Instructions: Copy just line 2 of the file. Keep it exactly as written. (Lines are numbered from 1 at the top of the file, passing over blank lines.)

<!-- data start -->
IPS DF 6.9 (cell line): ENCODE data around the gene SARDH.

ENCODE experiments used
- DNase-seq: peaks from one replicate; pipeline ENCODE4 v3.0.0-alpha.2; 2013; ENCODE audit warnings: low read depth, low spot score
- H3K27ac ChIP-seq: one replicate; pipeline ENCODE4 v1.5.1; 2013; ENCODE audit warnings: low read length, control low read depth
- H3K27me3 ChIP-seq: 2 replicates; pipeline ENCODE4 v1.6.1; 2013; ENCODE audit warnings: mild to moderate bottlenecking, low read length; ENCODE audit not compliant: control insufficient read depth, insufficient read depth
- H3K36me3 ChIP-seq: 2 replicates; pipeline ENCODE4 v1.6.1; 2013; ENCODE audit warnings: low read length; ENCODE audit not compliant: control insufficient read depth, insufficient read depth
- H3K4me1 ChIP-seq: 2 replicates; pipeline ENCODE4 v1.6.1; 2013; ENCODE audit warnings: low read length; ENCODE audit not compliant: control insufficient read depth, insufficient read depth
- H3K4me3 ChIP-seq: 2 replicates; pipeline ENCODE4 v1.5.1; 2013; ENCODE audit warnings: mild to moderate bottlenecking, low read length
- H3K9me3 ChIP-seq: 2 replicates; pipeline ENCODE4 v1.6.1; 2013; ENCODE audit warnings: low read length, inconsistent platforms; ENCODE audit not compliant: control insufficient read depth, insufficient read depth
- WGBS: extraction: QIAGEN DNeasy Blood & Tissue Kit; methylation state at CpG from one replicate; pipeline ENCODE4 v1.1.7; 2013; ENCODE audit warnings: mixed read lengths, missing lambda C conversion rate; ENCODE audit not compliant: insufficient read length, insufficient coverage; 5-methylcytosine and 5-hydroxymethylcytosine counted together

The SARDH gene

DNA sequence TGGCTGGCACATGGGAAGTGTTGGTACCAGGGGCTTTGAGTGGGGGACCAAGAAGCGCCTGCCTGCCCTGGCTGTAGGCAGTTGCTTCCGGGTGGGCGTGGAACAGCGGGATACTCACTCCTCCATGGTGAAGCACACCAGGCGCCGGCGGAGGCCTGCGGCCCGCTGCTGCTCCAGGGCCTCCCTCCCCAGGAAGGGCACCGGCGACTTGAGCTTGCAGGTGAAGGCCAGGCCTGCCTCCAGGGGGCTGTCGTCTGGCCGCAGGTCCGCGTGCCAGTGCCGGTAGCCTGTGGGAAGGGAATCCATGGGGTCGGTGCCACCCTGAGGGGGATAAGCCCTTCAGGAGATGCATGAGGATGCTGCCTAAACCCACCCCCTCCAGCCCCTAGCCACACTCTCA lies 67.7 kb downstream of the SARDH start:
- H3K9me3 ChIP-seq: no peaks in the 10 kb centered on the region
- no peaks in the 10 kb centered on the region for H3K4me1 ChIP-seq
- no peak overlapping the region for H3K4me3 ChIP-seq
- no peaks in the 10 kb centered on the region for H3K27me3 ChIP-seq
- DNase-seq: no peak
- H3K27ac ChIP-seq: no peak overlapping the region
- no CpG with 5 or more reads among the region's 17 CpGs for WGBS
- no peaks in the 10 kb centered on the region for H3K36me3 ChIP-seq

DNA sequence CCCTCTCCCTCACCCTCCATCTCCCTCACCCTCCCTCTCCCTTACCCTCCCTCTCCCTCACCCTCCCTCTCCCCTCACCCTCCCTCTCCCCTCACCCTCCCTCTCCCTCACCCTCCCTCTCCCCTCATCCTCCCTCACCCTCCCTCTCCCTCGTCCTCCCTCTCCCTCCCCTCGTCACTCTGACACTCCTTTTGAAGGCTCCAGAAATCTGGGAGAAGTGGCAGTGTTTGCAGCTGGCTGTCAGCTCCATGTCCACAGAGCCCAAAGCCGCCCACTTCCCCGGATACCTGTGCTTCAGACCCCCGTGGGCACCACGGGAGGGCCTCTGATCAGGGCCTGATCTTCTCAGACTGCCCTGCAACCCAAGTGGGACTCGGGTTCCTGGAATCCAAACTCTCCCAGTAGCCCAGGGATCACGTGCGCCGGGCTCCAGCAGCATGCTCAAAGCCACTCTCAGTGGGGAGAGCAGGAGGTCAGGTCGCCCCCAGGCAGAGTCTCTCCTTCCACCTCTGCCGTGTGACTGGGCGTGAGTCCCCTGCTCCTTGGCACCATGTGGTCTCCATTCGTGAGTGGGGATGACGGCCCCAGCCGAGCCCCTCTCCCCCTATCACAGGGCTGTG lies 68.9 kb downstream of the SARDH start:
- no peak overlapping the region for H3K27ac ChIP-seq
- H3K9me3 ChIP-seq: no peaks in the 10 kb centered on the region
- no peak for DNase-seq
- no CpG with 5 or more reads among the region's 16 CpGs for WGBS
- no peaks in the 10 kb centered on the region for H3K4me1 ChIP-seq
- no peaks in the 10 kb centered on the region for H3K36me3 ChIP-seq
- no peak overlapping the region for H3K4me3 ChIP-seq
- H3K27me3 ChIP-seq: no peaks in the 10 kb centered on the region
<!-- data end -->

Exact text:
ENCODE experiments used